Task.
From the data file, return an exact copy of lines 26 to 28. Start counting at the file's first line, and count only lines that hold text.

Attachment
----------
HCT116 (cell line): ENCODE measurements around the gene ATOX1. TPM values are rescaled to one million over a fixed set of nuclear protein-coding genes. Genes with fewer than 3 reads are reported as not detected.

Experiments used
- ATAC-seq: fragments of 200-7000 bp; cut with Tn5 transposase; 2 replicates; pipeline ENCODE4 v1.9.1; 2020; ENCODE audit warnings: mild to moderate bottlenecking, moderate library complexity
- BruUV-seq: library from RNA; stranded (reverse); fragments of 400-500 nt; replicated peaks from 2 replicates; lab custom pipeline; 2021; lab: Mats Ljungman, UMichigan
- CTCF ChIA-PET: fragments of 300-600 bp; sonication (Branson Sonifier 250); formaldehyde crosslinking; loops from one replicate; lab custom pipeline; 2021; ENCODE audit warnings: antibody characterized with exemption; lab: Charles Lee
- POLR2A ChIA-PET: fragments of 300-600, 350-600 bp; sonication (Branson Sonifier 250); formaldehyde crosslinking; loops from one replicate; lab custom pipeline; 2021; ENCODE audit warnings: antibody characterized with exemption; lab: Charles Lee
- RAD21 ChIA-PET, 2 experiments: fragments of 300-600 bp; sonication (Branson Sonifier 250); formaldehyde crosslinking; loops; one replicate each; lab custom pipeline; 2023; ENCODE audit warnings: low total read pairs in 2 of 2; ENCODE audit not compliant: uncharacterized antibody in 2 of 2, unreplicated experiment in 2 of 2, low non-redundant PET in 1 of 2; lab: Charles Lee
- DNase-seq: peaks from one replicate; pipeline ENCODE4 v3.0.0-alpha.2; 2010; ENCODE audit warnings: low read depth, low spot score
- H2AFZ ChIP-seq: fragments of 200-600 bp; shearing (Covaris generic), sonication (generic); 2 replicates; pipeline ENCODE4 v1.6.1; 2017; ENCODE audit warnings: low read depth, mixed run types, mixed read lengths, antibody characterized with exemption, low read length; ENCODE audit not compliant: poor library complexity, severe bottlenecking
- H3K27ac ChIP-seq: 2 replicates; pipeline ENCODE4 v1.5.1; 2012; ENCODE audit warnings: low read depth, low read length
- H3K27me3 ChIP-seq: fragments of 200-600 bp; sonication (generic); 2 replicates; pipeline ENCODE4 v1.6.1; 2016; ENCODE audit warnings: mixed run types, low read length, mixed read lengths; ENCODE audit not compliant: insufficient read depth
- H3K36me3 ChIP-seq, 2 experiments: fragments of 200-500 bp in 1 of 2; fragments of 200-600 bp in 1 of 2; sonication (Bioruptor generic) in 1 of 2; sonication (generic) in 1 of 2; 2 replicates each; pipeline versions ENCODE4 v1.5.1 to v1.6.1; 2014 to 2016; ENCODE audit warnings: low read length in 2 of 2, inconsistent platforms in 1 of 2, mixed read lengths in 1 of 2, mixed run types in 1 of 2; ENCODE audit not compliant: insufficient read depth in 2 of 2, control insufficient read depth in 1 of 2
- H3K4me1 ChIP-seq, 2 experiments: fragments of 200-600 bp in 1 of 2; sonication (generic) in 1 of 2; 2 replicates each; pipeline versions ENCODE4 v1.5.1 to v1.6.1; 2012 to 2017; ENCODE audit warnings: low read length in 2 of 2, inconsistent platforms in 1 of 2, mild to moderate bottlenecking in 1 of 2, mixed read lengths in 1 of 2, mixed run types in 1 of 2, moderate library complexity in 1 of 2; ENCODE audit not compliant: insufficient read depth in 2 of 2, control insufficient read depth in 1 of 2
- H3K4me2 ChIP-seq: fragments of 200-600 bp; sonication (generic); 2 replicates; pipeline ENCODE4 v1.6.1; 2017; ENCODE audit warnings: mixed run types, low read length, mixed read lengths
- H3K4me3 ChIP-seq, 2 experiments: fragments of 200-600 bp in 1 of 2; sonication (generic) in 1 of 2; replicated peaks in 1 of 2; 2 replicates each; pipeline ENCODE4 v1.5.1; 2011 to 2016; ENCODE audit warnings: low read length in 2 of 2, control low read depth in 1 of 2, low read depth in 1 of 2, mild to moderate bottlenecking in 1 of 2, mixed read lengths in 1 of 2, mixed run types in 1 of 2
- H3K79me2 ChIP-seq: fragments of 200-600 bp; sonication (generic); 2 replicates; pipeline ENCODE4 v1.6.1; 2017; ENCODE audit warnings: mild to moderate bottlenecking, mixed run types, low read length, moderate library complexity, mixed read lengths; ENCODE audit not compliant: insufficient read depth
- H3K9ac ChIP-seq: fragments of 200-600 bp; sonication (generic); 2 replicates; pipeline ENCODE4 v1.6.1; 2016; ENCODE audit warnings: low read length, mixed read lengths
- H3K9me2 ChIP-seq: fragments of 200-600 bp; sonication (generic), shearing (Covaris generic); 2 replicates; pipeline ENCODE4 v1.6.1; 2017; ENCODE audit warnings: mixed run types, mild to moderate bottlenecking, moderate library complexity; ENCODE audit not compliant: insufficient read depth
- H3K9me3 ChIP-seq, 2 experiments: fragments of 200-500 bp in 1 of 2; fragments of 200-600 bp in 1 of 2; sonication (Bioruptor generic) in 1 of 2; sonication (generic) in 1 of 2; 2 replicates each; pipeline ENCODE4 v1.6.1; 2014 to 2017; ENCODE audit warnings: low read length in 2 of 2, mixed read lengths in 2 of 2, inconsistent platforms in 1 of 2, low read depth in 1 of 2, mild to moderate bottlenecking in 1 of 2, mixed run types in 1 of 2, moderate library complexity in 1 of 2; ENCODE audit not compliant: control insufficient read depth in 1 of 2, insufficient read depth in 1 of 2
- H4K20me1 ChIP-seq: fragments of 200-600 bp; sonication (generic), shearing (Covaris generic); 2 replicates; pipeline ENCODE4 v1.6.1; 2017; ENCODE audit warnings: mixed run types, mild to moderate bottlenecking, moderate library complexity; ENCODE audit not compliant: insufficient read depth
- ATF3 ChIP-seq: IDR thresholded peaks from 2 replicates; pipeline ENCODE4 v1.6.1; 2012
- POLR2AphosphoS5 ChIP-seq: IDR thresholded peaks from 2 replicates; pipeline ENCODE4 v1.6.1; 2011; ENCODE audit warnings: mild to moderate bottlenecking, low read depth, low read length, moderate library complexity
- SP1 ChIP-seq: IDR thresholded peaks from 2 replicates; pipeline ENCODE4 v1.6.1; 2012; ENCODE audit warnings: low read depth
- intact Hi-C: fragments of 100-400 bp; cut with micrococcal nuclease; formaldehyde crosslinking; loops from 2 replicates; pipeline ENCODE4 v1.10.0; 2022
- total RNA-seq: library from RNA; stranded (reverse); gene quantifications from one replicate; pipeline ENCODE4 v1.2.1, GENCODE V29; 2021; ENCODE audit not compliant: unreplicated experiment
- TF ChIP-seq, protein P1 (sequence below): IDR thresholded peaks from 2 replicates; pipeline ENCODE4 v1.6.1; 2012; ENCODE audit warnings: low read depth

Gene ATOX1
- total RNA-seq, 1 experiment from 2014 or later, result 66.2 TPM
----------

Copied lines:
- TF ChIP-seq, protein P1 (sequence below): IDR thresholded peaks from 2 replicates; pipeline ENCODE4 v1.6.1; 2012; ENCODE audit warnings: low read depth

Gene ATOX1
- total RNA-seq, 1 experiment from 2014 or later, result 66.2 TPM